Being a Coach and/or a Mentor

We are often so focused on the acquisition of key clinical skills and competencies that the learning agenda can feel very rigid and we can forget about how we can develop thinking 

Coaching and mentoring are two highly effective approaches that can be used by work based educators in clinical education to help learners develop their skills and knowledge and also to explore critical thinking, decision making and a more self directed learning approach.

Support reflection through coaching and mentoring
Support reflection through coaching and mentoring

One of the main benefits of coaching is that it provides learners with personalised support and guidance that is tailored to their specific needs and goals. This can be especially valuable in a clinical setting, where learners may have different learning styles and may require different types of support to succeed. Through coaching, educators can help learners identify areas of weakness and develop strategies to overcome them, as well as set and work towards achievable goals.

Mentoring, on the other hand, can provide learners with a more holistic and long-term support system. Mentors can serve as role models and provide guidance on a wide range of issues, including career development, personal growth, and professional development. They can also help learners navigate the complex landscape of clinical education and provide valuable insights and advice based on their own experiences.

Both coaching and mentoring have been shown to have a positive impact on learner outcomes, including increased confidence, improved performance, and better retention of knowledge. In addition, these approaches can help to foster a culture of continuous learning and development within the NHS, which can ultimately lead to better patient care and improved outcomes for the organisation as a whole.

Coaching and mentoring are versatile and adaptable approaches;

  • A support worker is struggling to effectively communicate with patients and is feeling overwhelmed by the demands of their role. You could work with them one-on-one to develop specific communication skills, such as active listening and empathetic language, and provide feedback and support as they practise these skills in real-world situations.
  • A student is having difficulty understanding complex concepts and is struggling to keep up in their placements. The educator could work with them to identify specific areas of weakness and develop a personalised study plan to help them better understand and retain the material.:
  • A support worker is considering specialising in a particular area and is seeking advice on what steps to take. The educator, who has experience in that area, could serve as a mentor and provide insight into the training and experience required, as well as the pros and cons of that particular career path.

It’s important to note that both coaching and mentoring can be highly personalised approaches, and the specific activities and goals will depend on the needs and goals of the learner.

One key coaching model is the GROW model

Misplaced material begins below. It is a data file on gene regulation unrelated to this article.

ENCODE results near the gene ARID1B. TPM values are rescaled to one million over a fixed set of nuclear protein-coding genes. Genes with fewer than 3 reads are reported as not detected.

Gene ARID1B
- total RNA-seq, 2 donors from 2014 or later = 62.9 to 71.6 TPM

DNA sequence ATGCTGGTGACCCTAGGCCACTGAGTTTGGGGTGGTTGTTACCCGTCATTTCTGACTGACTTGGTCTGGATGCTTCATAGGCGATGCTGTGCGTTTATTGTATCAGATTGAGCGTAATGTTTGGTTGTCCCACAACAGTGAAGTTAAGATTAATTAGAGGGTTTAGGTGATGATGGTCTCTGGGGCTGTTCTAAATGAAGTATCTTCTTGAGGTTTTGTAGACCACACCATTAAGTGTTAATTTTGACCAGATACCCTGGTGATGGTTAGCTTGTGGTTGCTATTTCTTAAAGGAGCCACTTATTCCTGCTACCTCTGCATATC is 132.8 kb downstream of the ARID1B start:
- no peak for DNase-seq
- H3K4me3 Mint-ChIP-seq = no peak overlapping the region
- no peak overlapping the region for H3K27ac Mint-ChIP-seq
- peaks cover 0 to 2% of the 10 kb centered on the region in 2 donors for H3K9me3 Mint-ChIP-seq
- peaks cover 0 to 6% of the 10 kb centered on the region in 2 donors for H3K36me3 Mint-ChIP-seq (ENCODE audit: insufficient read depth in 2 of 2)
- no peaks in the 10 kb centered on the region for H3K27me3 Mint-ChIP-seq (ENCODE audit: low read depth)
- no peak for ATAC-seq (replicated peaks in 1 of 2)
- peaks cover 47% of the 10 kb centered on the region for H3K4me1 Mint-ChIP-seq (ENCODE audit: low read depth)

The GROW model is a widely used framework for coaching that can be applied in a variety of settings, including clinical education. It is a structured approach that helps coaches and learners work together to identify goals, assess current realities, explore options, and develop a plan of action. Here’s a more detailed breakdown of each step:

  1. Goal: The coach and learner work together to identify specific, achievable goals that the learner wants to work towards. These goals should be SMART (specific, measurable, achievable, relevant, and time-bound).
  2. Reality: The coach helps the learner assess their current situation and identify any potential barriers or challenges that may impact their ability to reach their goals. This step involves asking questions, gathering data, and helping the learner understand their current reality.
  3. Options: The coach helps the learner explore a range of potential options or strategies for reaching their goals. This step involves brainstorming and encouraging creative thinking to help the learner generate ideas and consider different approaches.
  4. Way forward: The coach helps the learner develop a specific plan of action that includes specific steps and milestones. The learner should be actively involved in this process, as they are the ones who will be implementing the plan.

By using the GROW model, coaches can help learners set and work towards meaningful goals, assess their current situation and identify areas for improvement, explore different options and strategies, and develop a plan of action to achieve their goals. It can be used as part of a formal coaching conversation or so guide short ad-hoc opportunities for development. It’s a structured and effective approach that can be customised to meet the specific needs and goals of each learner.

Read this

The North West Leadership Academy has a wealth of resources to support the development of Coaches and Mentors in the NHS in the North West and also offers coaching and mentoring opportunities.There is a good resource on coaching for personal tutors by Imperial College London and your own organisation will have plenty of resources and training available if you want to develop your skills further.

Watch this

Dr Rangan Chatterjee: The NUMBER ONE Key To Being Happy | E110

Some great tips and ideas from an NHS Doctor who has great insight into what will have an impact mentoring and coaching in health. Lots of ideas to take away.